Yeah, but it's a dry heat.
posted by griphus at 2:07 PM on June 18 [+] [!]

...So is a blowtorch.

The only reason I'm still in Palm Springs is I can't fucking afford to move away. It's my second summer here. My car doesn't have a/c, but the apartment does* or I'd have long since spontaneously combusted.

You think, "How bad can it be?" and "I spend all summer indoors in front of the a/c with a computer anyway" and "Lots of people live here happily, so there must be ways of coping" but nothing really prepares you for the reality of trying to live with this heat. To say nothing of haboob - the minor dust storms we get out here are intimidating enough.

Every damn thing I do (or more often, don't do) revolves around staying out of the sun and staying hydrated. It's exhausting. Pervasive doesn't begin to cover it. More power to the people who can handle it, but I'm just not cut out for this shit.

(*Contributing further to global climate change, the irony is not lost on me)
posted by Space Kitty at 5:17 PM on June 18, 2012 [1 favorite]


(*Contributing further to global climate change, the irony is not lost on me)

Yeah, even the local thermodynamics of urban desert living is all wrong, and the heat island and AC problem in places like Phoenix, LA or now many "Western style" desert places like Abu Dhubai have always bugged me. (And the high desert around LA and Palm Springs is rapidly turning into a continuous megopolis that makes the "inland empire" look like a rational idea.)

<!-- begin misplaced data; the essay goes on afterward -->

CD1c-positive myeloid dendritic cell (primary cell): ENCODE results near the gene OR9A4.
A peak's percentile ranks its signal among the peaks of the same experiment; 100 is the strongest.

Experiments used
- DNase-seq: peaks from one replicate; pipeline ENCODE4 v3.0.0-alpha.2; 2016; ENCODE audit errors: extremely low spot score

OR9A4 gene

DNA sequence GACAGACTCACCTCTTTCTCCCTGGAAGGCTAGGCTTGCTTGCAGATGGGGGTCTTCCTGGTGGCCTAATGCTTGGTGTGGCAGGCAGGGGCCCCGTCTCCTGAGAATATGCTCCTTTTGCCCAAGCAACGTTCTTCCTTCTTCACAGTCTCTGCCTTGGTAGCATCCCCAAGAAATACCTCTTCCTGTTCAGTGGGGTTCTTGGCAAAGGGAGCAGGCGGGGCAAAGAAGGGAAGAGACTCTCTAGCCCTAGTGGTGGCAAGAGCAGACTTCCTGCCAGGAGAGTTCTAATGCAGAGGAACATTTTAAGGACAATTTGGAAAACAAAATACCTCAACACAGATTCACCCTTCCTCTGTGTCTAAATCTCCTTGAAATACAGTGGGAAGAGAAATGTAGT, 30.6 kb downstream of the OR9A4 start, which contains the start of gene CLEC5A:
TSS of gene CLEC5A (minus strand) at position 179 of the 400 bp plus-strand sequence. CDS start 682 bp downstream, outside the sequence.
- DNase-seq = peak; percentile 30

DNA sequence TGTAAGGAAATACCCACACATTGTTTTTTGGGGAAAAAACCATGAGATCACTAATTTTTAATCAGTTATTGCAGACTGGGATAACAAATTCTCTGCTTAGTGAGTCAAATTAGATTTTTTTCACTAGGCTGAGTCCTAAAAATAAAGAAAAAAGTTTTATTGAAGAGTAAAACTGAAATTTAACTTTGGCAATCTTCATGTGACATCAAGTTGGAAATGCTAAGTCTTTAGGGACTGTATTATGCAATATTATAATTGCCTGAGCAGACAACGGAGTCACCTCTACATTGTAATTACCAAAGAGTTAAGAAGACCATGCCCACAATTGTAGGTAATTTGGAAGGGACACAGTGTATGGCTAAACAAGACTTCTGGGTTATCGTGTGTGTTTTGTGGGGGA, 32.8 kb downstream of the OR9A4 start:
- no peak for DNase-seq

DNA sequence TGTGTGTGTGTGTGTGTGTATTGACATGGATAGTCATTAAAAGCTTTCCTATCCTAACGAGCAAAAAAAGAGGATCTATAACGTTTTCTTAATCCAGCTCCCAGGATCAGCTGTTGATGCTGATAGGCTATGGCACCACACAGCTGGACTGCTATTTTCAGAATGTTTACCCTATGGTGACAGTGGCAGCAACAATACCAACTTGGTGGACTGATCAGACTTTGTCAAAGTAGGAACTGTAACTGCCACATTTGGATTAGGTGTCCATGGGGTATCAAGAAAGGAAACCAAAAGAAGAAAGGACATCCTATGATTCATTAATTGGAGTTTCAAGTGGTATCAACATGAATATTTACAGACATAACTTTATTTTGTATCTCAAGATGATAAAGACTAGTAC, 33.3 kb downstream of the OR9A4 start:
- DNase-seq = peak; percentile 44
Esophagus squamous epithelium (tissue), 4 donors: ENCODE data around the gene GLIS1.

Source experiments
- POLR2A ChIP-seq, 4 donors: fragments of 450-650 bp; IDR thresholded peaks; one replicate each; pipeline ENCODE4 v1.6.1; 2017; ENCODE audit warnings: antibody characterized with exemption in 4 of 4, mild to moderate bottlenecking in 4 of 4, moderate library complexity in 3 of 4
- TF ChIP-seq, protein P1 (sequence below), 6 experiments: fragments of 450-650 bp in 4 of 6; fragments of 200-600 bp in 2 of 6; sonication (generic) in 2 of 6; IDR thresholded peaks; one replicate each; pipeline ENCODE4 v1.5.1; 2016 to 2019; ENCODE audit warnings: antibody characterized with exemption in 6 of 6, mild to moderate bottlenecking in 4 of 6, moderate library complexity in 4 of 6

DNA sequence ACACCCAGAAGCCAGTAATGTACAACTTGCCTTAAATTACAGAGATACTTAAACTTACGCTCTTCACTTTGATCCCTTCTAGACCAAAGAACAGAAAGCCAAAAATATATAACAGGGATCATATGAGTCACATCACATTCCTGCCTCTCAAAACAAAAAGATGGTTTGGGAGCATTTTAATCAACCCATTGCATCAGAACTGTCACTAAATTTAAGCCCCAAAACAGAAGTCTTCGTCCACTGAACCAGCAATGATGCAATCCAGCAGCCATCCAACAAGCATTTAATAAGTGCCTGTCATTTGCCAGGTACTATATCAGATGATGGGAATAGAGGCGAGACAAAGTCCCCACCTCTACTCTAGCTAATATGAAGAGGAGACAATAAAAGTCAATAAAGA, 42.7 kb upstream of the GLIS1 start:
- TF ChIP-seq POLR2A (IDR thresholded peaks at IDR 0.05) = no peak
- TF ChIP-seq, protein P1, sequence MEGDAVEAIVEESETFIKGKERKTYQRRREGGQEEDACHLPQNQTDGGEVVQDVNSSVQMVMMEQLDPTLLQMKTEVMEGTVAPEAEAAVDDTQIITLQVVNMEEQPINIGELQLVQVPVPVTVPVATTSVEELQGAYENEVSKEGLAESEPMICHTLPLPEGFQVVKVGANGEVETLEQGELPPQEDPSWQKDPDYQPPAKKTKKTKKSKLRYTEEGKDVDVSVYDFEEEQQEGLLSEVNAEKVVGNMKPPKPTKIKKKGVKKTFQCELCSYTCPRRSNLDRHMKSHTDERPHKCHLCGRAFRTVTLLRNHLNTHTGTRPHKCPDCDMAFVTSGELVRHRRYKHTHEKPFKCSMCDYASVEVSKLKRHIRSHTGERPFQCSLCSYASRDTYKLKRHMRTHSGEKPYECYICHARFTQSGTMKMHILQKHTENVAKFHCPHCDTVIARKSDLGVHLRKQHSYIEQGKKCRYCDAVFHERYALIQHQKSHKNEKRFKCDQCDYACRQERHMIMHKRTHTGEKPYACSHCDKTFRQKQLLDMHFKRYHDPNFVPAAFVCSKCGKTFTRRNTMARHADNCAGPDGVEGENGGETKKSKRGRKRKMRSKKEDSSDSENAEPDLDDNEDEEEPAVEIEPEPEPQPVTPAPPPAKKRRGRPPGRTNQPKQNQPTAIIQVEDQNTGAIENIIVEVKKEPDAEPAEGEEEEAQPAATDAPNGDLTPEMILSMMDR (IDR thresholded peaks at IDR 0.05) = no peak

I don't know if anyone has ever actually studied this - but given a sprawling city like Phoenix, with its weather and architecture, with its use of many millions of individual air conditioning units - there's going to be an overall, local thermal cost from those air conditioning units being output directly into the local atmosphere - leading to a wasteful energy feedback loop of unknown size. Mainly this thermal cost is at ground level and around the buildings being cooled.

And that thermal cost isn't linear, because of the laws of thermodynamics and how heat exchangers/pumps like air conditioning works. According to the laws of thermodynamics, overall an air conditioner is actually a complicated heater that works by cooling off a volume of contained air. If you put an air conditioner in a sealed box with any quantity of atmosphere it will begin to inefficiently warm up the air in that box.

And, hey, the Earth is a sealed box full of a finite amount of air.

Even without the architectural mass heat storage - there's going to be a non-zero thermal impact on the local environment from air conditioners even before including things like carbon impact and global warming.

That very real thermal cost likely runs into many megawatts of lost efficiency and power for a city the size of Phoenix, and I'm probably being charitable in my estimation.